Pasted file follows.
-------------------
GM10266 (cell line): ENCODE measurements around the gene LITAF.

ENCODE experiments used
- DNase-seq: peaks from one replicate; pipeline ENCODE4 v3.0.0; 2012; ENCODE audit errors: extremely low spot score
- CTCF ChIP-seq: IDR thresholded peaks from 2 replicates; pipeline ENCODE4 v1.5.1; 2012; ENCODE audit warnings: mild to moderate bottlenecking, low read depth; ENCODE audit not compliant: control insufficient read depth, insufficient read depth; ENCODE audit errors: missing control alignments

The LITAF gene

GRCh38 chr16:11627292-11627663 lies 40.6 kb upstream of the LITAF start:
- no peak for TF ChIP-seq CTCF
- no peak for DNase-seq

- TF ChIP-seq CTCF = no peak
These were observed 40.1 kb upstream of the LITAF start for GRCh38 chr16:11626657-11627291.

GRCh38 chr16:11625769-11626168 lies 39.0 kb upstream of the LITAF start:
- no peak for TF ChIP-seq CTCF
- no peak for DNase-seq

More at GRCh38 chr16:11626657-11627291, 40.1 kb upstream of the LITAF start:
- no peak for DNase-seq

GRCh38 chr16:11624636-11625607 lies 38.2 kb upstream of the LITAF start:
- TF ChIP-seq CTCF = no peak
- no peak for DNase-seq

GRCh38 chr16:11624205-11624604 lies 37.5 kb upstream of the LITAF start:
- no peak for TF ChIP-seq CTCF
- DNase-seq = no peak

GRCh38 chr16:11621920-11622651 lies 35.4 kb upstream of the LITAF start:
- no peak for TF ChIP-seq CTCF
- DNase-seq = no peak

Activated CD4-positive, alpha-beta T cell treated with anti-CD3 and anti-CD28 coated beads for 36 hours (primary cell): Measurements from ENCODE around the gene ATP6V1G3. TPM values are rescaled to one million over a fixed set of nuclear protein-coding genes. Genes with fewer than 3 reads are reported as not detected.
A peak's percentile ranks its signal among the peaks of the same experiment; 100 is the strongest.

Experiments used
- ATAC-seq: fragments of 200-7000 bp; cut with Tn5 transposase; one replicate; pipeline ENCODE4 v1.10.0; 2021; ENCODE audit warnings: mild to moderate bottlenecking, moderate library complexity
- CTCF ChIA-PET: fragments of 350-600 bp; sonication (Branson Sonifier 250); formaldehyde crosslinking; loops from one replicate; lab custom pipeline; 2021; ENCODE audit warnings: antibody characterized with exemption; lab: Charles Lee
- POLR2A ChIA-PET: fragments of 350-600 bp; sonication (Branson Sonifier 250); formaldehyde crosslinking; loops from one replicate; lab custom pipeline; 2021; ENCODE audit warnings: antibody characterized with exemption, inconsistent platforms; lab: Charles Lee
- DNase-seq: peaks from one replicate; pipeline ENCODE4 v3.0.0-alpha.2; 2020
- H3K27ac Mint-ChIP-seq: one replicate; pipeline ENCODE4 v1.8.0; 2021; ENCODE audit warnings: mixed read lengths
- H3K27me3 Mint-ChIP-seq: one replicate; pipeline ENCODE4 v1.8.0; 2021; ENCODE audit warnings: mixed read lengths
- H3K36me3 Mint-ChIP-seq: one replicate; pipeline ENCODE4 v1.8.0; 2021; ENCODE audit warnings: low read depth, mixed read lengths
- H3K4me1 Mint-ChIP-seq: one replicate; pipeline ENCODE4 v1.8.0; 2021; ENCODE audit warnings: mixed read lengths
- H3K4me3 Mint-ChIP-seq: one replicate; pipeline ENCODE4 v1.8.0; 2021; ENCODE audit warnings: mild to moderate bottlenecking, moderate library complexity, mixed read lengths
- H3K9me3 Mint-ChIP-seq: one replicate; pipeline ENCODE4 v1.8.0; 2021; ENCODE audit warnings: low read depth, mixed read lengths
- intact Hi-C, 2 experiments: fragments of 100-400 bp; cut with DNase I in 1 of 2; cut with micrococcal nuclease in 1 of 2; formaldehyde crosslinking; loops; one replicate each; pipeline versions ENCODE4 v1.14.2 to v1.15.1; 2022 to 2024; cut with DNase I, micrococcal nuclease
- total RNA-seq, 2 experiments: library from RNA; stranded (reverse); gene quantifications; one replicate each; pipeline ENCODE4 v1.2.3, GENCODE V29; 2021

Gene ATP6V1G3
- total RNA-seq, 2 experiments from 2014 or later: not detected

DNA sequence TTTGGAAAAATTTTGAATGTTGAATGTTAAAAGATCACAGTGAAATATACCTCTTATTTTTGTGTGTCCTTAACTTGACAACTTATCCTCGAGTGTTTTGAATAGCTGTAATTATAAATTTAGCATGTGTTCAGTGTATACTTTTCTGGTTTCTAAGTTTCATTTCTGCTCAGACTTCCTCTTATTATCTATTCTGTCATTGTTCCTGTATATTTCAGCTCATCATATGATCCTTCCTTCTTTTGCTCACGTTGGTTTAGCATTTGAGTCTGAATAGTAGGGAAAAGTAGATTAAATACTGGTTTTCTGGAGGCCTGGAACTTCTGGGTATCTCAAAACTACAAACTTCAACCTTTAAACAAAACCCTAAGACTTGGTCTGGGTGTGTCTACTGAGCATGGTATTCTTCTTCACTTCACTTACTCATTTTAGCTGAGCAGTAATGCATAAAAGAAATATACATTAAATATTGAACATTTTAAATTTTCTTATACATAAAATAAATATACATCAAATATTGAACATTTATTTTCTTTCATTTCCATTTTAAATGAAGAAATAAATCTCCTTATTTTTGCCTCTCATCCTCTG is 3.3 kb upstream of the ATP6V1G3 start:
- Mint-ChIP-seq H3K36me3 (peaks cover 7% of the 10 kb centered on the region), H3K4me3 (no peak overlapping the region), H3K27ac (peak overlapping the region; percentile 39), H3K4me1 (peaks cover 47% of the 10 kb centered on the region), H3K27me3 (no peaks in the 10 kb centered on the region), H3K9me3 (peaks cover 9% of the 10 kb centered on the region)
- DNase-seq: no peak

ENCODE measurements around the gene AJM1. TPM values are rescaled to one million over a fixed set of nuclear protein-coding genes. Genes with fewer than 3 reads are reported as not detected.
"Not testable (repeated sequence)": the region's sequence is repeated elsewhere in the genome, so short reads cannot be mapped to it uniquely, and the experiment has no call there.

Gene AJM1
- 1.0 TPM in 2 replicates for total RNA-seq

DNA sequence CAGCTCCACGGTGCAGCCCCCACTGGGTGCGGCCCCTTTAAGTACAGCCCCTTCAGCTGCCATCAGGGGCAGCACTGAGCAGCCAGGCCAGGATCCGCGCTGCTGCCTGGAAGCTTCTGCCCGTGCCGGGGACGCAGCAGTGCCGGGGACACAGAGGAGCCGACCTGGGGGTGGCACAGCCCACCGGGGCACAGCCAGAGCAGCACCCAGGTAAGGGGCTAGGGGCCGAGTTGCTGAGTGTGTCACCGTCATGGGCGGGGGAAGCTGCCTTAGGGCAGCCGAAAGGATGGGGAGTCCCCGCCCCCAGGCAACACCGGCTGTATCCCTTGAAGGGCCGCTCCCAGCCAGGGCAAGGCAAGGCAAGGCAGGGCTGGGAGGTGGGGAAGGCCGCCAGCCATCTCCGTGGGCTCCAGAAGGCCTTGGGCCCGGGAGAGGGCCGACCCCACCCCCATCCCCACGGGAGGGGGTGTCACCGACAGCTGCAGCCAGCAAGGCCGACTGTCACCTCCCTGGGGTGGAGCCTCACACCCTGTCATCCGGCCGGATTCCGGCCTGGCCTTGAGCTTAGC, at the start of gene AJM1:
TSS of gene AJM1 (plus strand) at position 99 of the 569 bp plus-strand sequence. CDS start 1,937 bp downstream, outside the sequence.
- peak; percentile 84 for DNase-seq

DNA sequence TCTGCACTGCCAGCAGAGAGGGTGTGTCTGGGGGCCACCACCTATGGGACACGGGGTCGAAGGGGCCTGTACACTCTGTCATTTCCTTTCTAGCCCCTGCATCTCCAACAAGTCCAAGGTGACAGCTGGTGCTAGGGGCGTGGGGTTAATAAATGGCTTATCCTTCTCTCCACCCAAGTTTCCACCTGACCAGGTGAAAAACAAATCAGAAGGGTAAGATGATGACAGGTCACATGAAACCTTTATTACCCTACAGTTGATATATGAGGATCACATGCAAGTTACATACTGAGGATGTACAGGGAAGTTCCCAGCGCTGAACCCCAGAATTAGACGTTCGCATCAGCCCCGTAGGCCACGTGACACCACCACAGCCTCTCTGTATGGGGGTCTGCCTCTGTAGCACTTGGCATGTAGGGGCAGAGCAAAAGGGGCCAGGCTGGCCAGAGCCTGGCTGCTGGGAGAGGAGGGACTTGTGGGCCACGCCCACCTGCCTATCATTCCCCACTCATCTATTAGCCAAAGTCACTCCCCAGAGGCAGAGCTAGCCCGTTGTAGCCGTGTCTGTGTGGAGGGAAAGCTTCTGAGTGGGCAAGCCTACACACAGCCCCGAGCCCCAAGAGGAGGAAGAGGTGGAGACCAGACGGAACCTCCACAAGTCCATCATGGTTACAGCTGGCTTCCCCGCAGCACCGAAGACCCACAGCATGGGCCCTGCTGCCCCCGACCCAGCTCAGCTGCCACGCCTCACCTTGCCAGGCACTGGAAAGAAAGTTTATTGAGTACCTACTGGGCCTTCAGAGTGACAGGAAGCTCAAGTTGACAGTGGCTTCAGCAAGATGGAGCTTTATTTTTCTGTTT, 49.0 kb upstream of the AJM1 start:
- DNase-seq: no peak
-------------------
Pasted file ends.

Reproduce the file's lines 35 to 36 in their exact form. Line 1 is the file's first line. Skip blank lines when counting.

- H3K4me1 Mint-ChIP-seq: one replicate; pipeline ENCODE4 v1.8.0; 2021; ENCODE audit warnings: mixed read lengths
- H3K4me3 Mint-ChIP-seq: one replicate; pipeline ENCODE4 v1.8.0; 2021; ENCODE audit warnings: mild to moderate bottlenecking, moderate library complexity, mixed read lengths